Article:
A New Look at Storm Intensities

Public release date: 8-Jul-2008
University of Michigan

Contact: Nicole Casal Moore

How intense will storms get? New model helps answer question

A paper on the new model is published early
online in the Swedish journal Tellus A. The paper
is called “A Thermodynamically General Theory for
Convective Vortices.” It is available at:

ANN ARBOR, Mich.—A new mathematical model
indicates that dust devils, water spouts,
tornadoes, hurricanes and cyclones are all born
of the same mechanism and will intensify as
climate change warms the Earth’s surface.

The new equation, developed by University of
Michigan atmospheric and planetary scientist
Nilton Renno, could allow scientists to more
accurately calculate the maximum expected
intensity of a spiraling storm based on the depth
of the troposphere and the temperature and
humidity of the air in the storm’s path. The
troposphere is the lowest layer of Earth’s

This equation improves upon current methods,
Renno says, because it takes into account the
energy feeding the storm system and the full
measure of friction slowing it down. Current
thermodynamic models make assumptions about these
variables, rather than include actual quantities.

“This model allows us to relate changes in
storms’ intensity to environmental conditions,”
Renno said. “It shows us that climate change
could lead to increases in how efficient
convective vortices are and how much energy they
transform into wind. Fueled by warmer and moister
air, there will be stronger and deeper storms in
the future that reach higher into the atmosphere.”

Renno and research scientist Natalia Andronova
used the model to quantify how intense they
expect storms to get based on current climate
predictions. For every 3.6 degrees Fahrenheit
that the Earth’s surface temperature warms, the
intensity of storms could increase by at least a
few percent, the scientists say. For an intense
storm, that could translate into a 10 percent
increase in destructive power.

Renno’s model is what scientists call a
“generalization” of Daniel Bernoulli’s
18th-century equation that explains how airplane
flight is possible. Bernoulli’s equation
basically says that as wind speed increases, air
pressure decreases. It leaves out variables that
were considered difficult to deal with such as
friction and energy sources (which, in the case
of a whirling storm, is warm air and condensation
of water vapor.) And in certain idealized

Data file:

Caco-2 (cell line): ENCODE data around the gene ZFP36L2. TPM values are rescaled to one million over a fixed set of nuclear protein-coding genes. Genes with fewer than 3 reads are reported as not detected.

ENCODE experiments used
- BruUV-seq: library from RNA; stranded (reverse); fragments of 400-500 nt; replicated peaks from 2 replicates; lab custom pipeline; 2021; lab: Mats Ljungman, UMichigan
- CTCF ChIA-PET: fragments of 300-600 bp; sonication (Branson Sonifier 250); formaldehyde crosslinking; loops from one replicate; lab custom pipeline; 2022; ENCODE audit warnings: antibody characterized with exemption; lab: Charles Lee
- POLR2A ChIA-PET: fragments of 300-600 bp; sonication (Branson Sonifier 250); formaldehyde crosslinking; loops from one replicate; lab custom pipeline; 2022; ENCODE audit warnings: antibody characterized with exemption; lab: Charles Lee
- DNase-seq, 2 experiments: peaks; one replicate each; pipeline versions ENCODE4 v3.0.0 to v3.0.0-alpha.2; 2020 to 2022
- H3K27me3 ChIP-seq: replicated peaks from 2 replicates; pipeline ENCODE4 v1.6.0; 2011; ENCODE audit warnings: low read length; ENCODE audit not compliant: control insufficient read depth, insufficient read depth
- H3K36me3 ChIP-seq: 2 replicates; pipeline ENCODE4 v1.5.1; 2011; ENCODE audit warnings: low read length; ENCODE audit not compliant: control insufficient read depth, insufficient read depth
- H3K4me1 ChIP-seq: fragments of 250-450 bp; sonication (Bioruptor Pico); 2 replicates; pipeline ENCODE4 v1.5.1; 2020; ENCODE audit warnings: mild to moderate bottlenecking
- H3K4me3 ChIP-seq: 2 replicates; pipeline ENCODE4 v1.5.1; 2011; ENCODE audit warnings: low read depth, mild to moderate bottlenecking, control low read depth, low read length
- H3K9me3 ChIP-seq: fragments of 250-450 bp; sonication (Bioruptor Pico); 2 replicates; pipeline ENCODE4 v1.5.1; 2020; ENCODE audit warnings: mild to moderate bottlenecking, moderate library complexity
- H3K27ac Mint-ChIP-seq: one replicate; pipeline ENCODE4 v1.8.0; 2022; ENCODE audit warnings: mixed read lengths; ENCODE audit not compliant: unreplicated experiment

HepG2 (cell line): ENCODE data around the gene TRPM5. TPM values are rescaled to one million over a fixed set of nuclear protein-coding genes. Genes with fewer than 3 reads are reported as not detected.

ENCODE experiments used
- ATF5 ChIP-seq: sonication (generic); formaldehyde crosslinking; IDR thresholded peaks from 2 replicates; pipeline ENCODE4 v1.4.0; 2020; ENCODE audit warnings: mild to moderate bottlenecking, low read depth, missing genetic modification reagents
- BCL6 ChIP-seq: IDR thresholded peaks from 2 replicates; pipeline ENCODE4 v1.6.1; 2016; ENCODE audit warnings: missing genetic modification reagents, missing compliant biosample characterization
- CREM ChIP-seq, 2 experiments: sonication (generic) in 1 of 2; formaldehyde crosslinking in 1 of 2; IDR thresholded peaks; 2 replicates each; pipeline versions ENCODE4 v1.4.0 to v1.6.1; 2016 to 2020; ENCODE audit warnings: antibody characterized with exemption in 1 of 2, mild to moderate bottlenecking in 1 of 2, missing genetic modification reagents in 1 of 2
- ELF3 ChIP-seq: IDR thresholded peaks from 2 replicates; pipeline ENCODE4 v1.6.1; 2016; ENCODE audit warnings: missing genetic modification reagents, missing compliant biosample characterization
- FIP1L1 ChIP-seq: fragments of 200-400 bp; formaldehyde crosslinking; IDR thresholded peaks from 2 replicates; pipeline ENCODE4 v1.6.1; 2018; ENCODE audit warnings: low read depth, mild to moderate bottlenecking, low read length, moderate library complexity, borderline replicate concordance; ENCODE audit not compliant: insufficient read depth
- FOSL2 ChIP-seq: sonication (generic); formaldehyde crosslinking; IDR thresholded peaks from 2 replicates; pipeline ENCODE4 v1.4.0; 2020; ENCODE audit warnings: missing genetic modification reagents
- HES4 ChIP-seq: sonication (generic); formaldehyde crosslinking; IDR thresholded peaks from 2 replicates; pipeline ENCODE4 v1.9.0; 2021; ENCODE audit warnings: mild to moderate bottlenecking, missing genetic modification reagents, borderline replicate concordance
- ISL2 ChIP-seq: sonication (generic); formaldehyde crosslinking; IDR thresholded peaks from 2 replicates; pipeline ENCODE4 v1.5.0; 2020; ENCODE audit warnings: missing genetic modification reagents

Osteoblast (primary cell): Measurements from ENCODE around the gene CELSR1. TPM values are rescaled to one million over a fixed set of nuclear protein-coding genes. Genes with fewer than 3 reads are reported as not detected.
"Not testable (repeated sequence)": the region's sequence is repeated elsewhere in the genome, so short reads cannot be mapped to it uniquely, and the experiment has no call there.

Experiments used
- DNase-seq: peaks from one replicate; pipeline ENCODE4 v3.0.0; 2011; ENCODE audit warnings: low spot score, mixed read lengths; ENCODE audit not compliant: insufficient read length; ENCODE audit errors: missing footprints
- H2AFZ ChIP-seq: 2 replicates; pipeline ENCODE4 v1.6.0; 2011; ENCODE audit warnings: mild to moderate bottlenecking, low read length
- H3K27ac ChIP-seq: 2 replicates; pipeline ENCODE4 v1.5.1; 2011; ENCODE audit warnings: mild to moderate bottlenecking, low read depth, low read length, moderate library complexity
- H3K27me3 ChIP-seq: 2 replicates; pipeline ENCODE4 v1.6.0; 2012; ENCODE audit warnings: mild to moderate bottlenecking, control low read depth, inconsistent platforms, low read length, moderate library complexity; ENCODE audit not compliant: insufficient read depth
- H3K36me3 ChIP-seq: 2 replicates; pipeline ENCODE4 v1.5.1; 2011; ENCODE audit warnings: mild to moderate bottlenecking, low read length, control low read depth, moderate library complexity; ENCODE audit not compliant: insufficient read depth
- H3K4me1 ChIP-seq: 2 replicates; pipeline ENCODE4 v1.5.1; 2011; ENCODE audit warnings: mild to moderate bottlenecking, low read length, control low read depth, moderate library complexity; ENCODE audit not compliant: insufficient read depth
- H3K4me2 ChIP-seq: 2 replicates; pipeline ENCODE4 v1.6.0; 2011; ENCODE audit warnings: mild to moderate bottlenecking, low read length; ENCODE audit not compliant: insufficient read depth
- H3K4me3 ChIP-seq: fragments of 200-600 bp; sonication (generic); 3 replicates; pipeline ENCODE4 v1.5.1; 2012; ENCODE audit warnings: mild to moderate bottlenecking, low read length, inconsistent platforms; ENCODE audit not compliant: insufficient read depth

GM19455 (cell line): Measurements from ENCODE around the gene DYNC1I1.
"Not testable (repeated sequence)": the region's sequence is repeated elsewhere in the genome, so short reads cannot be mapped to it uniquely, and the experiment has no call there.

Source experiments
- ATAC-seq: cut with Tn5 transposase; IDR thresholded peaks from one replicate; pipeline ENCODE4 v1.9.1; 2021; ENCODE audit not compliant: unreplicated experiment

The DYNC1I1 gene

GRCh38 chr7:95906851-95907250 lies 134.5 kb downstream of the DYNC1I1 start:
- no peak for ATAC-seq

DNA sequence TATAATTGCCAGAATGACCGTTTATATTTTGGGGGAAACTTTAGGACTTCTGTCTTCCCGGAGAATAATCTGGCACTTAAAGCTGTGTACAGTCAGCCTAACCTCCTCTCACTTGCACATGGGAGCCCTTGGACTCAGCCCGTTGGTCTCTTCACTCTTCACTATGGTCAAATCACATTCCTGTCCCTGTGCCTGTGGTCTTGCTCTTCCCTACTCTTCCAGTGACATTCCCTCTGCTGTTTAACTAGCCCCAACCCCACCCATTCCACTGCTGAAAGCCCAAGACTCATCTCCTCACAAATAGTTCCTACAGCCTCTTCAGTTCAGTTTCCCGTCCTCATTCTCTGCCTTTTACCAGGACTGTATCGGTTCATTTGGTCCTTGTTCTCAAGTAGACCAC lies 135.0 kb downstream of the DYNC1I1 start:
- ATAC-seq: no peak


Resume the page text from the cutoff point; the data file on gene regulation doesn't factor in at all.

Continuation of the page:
situations, omitting that information works fine.

But by including these additional variables,
Renno was able to broaden Bernoulli’s equation to
apply it to more general phenomena such as
atmospheric vortices.

“The laws of physics are generally very simple,”
Renno said. “When you make assumptions, you are
not representing the simple, basic law anymore.
If you don’t make assumptions, your equations
have those simple, basic laws in them. It gets a
little more complicated to get to the solution,
but you don’t introduce error, and you answer is
more elegant, more simple.”

Renno’s work bolsters studies by others who say
hurricanes have grown stronger over the past 50
years as sea surface temperatures have risen.
This effect has not been extreme enough for
humans to notice without looking, scientists say.
Hurricane Katrina and Cyclone Nargis were not the
most intense storm to hit land in the past half
century. Other factors contributed to the
devastation they caused.

This new model helps explain the formation of
spiral bands and wall clouds, the first clouds
that descend during a tornado. It’s clear now
that they are the result of a pressure drop where
the airspeed has increased.

Renno says unifying convective vortices from dust
devils to cyclones will help scientists better
understand them.

“This is the first thermodynamic model that
unifies all these vortices,” he said. “When you
unify them, you can see the big picture and you
can really understand what makes them form and

A co-investigator on NASA’s Mars Phoenix Lander
mission, Renno has used his new model to
calculate the intensity of dust storms in Mars’
polar regions. He found that at the Phoenix
landing site dust storms can have winds in excess
of 200 mph.


Renno is an associate professor in the Department
of Atmospheric, Oceanic and Space Sciences.
Andronova is a research scientist in the
Department of Atmospheric, Oceanic and Space

For more information:

Nilton Renno:

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